For-profit businesses try to make as much money as they can. Profit is how they, and the rest of society, measure value creation and the overall success of their company.
This all makes reasonable sense, until one learns about for-profit prisons. Typically, a country’s goal is to decrease its incarceration rate; however, for-profit prisons want to increase revenue, which they accomplish by increasing the incarceration rate. This contradiction is what we call the “Prison-Industrial Complex” or, in more informal terms, absolute baloney.The prison population rate of the United States, per 100,000 of the national population, is 698. In a study by the Institute of Criminal Policy Research rating the highest to lowest prison population rates in the world, the US ranked second— above the Russian Federation, Rwanda, and El Salvador. Seychelles was the only country who beat out America with a rate of 799 per 100,000. An underestimated reason why the US has a prison population total of a whopping 2,217,000 is this aforementioned prison-industrial complex.
Defining For-Profit Prisons.
A for-profit private prison is a facility managed by a for-profit organization through a public-private partnership with a government contract. Private prison companies contract with federal and state governments to either take over management of a state-run facility or to house people in a privately constructed prison. Private prisons generally charge a daily rate per person incarcerated to cover investment, operating costs, and turn a profit. (Justice Policy, Gaming the System)
The Prison-Industrial Complex.
The prison-industrial complex refers to a set of bureaucratic, political, and economic interests that “encourage increased spending and enforcement of imprisonment, regardless of the actual need” (Schlosser 1998). This is not a government secret or some wacky conspiracy theory. Both liberals and conservatives use it to gain votes for (re)election in poor communities around the US, where the prison industry is vital to economic development. Is it what’s best for criminals and at-risk youth? No. Is it what’s best for the US as a whole? No. Does it happen? Absolutely.
“At a time when many policymakers are looking at criminal and juvenile justice reforms that would safely shrink the size of our prison population, the existence of private prison companies creates a countervailing interest in preserving the current approach to criminal justice and increasing the use of incarceration” — Justice Policy Institute, Gaming the System
As of Dec. 31 2009, approximately 129,000 people were held in American privately managed correctional facilities. Since 2000 the number of people held in private prisons has leapfrogged by 120 percent for federal private prisons and by 33 percent for private state facilities. When compared to the 16 percent by which both public and private prison intake has increased, it is clear that private prisons have skyrocketed in the past decade.
The two largest private prisons are Corrections Corporation of America (CCA) and the GEO Group. Combined, their revenue in 2010 was over $2.9 billion. In order to create more of a market for their product (i.e. imprison more individuals), both businesses advocate for pro-incarceration policies in three ways:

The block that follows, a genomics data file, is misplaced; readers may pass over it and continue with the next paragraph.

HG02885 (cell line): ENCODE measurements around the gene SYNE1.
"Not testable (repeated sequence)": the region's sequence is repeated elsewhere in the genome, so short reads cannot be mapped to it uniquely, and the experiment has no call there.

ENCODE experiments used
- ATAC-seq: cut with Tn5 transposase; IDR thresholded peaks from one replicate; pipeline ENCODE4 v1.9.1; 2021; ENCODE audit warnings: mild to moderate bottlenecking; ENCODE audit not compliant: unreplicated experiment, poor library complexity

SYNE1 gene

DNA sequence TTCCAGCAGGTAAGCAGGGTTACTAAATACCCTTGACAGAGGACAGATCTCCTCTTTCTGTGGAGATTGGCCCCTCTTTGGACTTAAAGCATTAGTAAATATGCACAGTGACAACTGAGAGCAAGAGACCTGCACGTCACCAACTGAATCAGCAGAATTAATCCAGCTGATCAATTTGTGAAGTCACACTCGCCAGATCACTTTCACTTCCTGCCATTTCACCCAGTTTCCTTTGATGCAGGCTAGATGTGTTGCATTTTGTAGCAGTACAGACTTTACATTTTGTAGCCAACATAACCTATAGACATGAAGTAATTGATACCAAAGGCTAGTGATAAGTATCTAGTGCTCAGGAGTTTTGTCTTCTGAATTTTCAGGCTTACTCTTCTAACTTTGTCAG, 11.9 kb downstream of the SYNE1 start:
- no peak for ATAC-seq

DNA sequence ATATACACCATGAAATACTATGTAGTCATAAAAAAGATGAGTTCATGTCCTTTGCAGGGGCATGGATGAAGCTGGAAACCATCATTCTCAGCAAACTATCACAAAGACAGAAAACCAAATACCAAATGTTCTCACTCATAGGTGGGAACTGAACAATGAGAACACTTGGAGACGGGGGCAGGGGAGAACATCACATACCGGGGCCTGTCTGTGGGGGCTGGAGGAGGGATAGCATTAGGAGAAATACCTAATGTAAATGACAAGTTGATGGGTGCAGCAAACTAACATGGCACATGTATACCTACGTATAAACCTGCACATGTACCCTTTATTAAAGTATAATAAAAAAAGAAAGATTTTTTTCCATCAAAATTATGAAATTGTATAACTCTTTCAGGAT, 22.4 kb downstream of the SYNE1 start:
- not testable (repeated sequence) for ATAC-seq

- Lobbying. Like many other businesses, private prisons employ lobbying firms to represent their interests in Congress and state legislature. Because private prisons increase their revenue by putting more people in jail, lobbying efforts go to pro-incarceration bills and increased law enforcement.
- Direct Campaign Contributions. Establishing important business ties with politicians is an important business strategy for private prisons. As the graphic below elicits, campaign contributions (unofficially tied to promises to block prison-alleviation policies) have been steadily on the rise.
- Relationships & Associations. Profits of private prisons almost completely depend on public policies and funding. For this reason,the relationships such companies make with government officials are dominant in the industry and extremely dangerous to the democratic values of the US. To exemplify the predominance, the of the founder of CCA, Tom Beasley, is a former Tennessee government official. His connections in politics have made his corporation one of the biggest in the private prison industry.
A Pro Among Many Cons.
The main reason why private prisons exist in the US today is because they are cheaper than public ones. The GEO Group claims that their cost-effective imprisonment techniques save up to 30 percent and, with that, lower the financial burden on today’s taxpayers. Much of the cost-saving is due to lower staffing costs. CCA, the GEO Group, and its competitors can almost always undercut the state and offer their employees more limited compensation packages that are cheaper to fund. However, is exploiting private prison guards and officials the way we want to decrease taxes? Is oppressing a group of workers just to make prisons cheaper something for which we as a nation want to stand?
In the End.
Ultimately, the cost-cutting advantage simply does not outweigh all the problems —worse treatment of prisoners and guards, higher incarceration rates, and increased dependency on private companies — that come alongside private prisons. Corporations like CCA and the GEO Group enjoy too much power in government and bolster their ulterior motives to tweak legislation and public policy to their benefit. This is not fair — not to prisoners, many of whom are being incarcerated so that private prisons can make more revenue, not to the policy makers, who have to twist and bend to appease such companies, and certainly not to the US people. We need to act to change the system today.